Cherline had lived through many hurricanes in this place that she used to called home, but Sandy was one of the worst — destroying many homes like hers in the Lebrun village of the Nippes Department of Haiti. When it rained, there was little sleep, and she had three siblings sharing this space with her.
“It was a really crazy experience, rainy nights, I could never have a good night sleep and not having any hope of things getting better, you feel like you have nothing to hold onto,” Cherline said then.
The HavServe field team was in Haiti to organize its annual summer camp and launch a summer feeding program for children and adolescents right before Hurricane Sandy struck the island in 2012. As their response expanded from meeting immediate needs of the children and adolescents to include long-term solutions for relief, the HavServe field team became aware of the living condition of a 17-year-old individual in our camp named Cherline.
Cherline had passed her primary school exams and was in the process of lobbying her secondary school to begin her studies, even though she had no money for school fees, supplies, or her uniform. Luckily, one of the community leaders recommended Cherline for financial and social support from HavServe. With her primary worries removed, she became one of her school’s top three students.
Then she consistently participated in a “work-study” program at the HavServe small library in the village. There, she was able to earn a monthly stipend by helping younger children with homework. This program is designed to teach young girls like Cherline job-training skills, leadership and soft skills needed to become essential and functioning members of society.
Over the past ten years, she has successfully graduated from high school, received training as a youth leader, and became a licensed kindergarten teacher as well as a mentor and role model for other vulnerable girls in her community.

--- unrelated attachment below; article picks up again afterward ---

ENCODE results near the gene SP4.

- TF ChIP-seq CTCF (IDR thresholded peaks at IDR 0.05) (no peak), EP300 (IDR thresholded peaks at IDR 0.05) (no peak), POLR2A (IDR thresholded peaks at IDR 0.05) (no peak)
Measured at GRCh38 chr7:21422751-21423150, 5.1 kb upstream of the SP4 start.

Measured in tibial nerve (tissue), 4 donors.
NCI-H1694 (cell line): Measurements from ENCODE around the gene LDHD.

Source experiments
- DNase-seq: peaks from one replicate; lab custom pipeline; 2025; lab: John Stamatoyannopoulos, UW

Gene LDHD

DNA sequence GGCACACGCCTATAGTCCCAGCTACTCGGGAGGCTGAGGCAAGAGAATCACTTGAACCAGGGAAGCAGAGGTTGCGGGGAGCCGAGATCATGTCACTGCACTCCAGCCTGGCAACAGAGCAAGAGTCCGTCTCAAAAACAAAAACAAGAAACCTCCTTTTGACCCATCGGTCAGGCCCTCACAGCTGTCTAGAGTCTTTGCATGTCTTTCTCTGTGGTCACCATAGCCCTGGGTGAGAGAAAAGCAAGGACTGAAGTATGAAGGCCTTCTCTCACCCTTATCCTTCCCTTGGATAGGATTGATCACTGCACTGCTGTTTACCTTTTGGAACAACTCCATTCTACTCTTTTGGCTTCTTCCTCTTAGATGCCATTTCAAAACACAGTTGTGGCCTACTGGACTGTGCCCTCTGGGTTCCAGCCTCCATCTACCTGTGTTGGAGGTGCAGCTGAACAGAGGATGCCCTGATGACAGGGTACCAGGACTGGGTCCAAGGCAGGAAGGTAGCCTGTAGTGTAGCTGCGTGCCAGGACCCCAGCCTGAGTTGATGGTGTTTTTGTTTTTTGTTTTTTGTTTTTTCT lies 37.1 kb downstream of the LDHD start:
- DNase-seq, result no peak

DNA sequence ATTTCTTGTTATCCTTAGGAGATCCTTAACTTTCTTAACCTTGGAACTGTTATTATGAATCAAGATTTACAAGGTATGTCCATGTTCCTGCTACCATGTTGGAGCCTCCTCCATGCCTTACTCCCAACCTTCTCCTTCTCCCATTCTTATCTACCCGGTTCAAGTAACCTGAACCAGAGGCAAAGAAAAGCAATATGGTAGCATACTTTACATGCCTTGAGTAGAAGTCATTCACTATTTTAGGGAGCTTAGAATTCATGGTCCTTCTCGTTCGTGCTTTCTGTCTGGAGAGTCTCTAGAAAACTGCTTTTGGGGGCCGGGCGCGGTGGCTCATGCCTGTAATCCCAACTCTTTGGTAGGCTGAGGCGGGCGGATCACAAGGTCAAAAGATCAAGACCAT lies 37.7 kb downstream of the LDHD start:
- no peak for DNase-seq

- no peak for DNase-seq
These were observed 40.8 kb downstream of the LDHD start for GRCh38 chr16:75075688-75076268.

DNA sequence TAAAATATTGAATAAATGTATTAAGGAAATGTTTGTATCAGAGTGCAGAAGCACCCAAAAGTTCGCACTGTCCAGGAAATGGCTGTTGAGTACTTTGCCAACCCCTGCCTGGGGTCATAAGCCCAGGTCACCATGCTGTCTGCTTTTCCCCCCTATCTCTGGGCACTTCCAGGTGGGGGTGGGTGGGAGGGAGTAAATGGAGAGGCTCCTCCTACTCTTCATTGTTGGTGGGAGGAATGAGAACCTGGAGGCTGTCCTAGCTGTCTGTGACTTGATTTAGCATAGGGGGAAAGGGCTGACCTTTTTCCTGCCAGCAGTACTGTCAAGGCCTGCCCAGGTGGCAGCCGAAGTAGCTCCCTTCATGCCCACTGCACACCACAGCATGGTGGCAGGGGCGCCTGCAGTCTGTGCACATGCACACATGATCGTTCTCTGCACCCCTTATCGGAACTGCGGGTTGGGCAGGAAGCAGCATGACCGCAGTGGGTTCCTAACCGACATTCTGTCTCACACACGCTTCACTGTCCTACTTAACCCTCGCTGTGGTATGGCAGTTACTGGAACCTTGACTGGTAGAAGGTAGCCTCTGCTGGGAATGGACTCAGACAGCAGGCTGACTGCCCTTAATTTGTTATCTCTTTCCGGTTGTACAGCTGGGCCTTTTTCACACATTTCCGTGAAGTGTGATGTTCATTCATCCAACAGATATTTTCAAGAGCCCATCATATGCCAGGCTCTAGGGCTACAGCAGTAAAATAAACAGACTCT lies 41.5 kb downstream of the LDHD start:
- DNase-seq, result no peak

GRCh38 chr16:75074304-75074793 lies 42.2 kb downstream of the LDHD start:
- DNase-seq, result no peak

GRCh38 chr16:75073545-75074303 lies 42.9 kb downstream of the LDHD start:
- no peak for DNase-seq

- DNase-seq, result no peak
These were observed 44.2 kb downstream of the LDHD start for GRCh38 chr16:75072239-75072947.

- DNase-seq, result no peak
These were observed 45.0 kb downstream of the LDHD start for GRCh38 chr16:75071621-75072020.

During the COVID-19 pandemic, as new leaders like Cherline stepped up to support vulnerable children in their communities as schools closed, misinformation about the virus spread and families faced even greater financial and food insecurity. Under Cherline’s guidance, the group of women helped the HavServe field team print and share study materials with students, held small, socially-distanced study groups, and identified students at risk of hunger or abuse. Cherline also encouraged the women’s group to sew face masks to distribute to disadvantaged families, often alongside food supplies and other basic items.
When our CEO traveled to Haiti a few months ago and visited Cherline at her new home to thank her for her support to the community during the pandemic, she was overcome with happiness.
“Whenever I think of the transformation that transpired in my life I start to cry,” said Cherline while showcasing her new home and newborn baby to our CEO. “But when I cry now it is with happy tears, because I have a beautiful home, a caring husband, and a handsome baby boy and a good paying job to support my family while making a difference with children in my community! I am truly blessed! Thank you.”
With your support, we will continue to catalyze the power of the most vulnerable girls and young women to create the future they imagine — for themselves, for their communities, and for Haiti.